It's sort of amazing to add up the number of electronic devices that power up the average Basking Ridge kid/young adult. It's not just video games, but also iPods, laptops and desktops, Kindle, cell phones..and whatever else may be on the list.
While some of those gadgets may be useful (even essential for educational purposes), when is it time to turn them off?
Especially video games. Today's Mom's Talk Q & A (also for dads, grandparents and empty nesters) is, "At what point do you turn off the video game?"
After a few hours? When the weather gets better? When a bunch of kids are fighting over the controller(s)? When it becomes a distraction from more important things, such as bedtime and homework?
And where do you draw the line in choosing which is better, say, an iPod or a Wii? How about that stupid game built into a cell phone? Is that at least more benign than "Call of Duty: Black Ops?"
As some of you may recall, the mom's talk question last week, was inspired by my trip down to see my older son (a Ridge graduate) at the College of Charleston.
So is this one — in a different way.
For this trip, getting from New Jersey to Charleston, S.C. took about 27 hours of solid driving. That requires some serious pre-planning for youthful passengers. My back seat was occupied by a 14-year-old carrying, among other things, an iPod, cell phone, homework, both on worksheets and online (long drives can be a great way to enforce homework time — see ) and last, but not least, a seldom-used PlayStation Portable.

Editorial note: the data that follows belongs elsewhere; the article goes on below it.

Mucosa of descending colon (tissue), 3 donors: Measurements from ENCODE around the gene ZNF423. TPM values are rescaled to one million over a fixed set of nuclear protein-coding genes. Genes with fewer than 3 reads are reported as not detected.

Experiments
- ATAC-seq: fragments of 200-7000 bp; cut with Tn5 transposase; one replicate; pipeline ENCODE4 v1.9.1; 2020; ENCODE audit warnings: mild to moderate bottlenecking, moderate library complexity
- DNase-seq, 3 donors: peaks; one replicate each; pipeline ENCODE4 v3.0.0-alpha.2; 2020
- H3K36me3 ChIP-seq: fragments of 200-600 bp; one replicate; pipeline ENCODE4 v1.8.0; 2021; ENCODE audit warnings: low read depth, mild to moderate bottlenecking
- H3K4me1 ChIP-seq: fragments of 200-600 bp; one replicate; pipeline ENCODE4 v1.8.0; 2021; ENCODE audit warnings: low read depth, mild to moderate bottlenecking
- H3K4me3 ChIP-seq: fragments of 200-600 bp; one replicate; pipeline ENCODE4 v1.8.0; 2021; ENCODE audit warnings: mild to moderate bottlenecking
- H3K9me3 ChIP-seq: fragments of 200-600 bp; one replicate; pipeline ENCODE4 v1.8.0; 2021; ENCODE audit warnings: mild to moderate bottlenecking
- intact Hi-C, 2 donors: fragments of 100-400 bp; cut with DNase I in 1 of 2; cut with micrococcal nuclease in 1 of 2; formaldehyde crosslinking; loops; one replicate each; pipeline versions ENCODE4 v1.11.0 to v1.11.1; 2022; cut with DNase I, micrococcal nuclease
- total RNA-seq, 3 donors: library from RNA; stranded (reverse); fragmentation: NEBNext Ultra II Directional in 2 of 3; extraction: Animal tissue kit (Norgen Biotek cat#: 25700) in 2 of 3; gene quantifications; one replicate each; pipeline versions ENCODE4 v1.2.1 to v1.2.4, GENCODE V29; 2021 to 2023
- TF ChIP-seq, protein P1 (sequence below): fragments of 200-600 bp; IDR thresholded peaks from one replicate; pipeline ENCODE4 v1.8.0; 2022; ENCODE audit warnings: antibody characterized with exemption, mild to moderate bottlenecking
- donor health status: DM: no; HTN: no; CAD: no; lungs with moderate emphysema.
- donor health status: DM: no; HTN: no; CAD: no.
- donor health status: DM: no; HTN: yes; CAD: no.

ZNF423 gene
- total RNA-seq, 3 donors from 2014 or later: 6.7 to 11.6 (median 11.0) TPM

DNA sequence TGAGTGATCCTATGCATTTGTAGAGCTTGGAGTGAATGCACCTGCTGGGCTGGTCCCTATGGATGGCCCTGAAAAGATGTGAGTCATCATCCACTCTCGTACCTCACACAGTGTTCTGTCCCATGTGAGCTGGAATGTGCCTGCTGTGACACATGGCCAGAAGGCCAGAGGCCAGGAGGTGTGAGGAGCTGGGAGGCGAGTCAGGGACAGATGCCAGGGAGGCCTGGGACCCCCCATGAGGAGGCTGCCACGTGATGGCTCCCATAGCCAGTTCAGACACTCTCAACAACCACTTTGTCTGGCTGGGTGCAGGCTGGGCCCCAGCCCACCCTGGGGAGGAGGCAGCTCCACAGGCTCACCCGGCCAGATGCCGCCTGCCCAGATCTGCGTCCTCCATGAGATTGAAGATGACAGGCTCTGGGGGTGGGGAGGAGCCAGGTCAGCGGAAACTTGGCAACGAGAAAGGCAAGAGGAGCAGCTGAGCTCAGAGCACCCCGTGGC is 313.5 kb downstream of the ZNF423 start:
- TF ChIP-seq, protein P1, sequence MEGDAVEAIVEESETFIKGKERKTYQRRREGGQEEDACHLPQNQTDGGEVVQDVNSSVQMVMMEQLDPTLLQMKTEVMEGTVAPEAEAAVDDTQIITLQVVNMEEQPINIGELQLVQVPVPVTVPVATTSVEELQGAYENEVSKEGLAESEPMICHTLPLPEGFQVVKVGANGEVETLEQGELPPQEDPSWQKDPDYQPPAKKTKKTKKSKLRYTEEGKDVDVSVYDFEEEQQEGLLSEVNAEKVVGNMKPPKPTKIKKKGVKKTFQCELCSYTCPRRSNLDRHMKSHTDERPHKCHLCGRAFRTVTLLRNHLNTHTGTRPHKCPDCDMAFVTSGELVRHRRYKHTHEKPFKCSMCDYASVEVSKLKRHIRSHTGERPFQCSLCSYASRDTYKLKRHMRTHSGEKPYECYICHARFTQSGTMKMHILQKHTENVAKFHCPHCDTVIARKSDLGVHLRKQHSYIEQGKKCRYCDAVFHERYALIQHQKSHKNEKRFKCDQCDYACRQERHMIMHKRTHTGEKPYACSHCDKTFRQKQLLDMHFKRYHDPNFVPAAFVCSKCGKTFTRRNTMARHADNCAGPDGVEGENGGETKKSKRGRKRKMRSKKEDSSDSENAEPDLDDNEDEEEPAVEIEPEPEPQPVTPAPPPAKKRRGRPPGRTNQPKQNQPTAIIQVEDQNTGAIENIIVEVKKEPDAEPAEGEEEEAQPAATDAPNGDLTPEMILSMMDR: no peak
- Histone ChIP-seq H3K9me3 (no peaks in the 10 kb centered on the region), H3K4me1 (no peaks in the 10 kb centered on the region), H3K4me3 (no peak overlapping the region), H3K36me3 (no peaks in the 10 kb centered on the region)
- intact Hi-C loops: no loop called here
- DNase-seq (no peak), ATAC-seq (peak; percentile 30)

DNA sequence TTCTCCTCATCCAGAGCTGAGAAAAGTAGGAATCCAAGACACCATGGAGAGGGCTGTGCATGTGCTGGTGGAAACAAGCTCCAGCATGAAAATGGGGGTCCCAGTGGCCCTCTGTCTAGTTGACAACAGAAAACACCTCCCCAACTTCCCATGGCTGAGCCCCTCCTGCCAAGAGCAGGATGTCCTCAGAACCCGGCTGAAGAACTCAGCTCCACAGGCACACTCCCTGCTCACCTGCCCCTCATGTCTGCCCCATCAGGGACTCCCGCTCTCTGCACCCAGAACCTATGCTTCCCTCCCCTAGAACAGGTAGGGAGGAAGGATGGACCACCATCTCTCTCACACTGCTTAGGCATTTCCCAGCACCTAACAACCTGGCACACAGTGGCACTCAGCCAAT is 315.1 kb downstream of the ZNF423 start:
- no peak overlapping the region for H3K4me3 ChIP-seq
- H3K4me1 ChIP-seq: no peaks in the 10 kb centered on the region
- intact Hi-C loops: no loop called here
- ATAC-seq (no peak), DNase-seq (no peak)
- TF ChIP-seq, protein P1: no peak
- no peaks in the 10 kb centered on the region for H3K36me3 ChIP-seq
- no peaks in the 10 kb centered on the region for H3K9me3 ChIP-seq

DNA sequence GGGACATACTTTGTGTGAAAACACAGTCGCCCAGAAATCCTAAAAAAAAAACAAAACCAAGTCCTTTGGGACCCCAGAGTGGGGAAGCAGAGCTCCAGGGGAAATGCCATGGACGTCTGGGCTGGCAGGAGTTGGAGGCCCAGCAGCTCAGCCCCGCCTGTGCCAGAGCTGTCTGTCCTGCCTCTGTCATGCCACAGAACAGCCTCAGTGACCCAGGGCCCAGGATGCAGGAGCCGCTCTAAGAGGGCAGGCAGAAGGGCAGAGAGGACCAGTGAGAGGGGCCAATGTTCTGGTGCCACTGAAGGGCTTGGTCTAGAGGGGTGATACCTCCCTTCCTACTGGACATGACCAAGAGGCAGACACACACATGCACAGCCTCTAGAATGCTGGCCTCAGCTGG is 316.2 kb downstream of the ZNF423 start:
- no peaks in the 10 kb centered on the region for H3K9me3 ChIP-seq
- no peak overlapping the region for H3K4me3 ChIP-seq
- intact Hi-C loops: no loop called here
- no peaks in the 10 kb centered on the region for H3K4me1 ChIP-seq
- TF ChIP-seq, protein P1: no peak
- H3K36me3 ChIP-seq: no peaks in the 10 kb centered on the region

Hey, I didn't buy the thing, but it seemed to be a good idea to bring along when we were driving away from home. It even seemed okay as a distraction after getting in some homework and a few hours spent plugged into an iPod. However, when the game got frustrating, the wailing and groaning began.
So to answer my own question of when it was time to get rid of the video game, the answer is: Virginia, from either direction.
Eventually, I had to pull over at a rest stop on Route 95 and insist that MORE homework be done before play could resume.
Interestingly, during our other mom's talk last week, one mother observed that her daughter buried her nose in reading a Kindle as soon as she got in the car, thus avoiding conversation. I wonder — would it seem less objectionable if she were caught up in a real book?
Please join the conversation, and comment in the comments section at the end of this article, or in the comments section on the home page of the Basking Ridge Patch.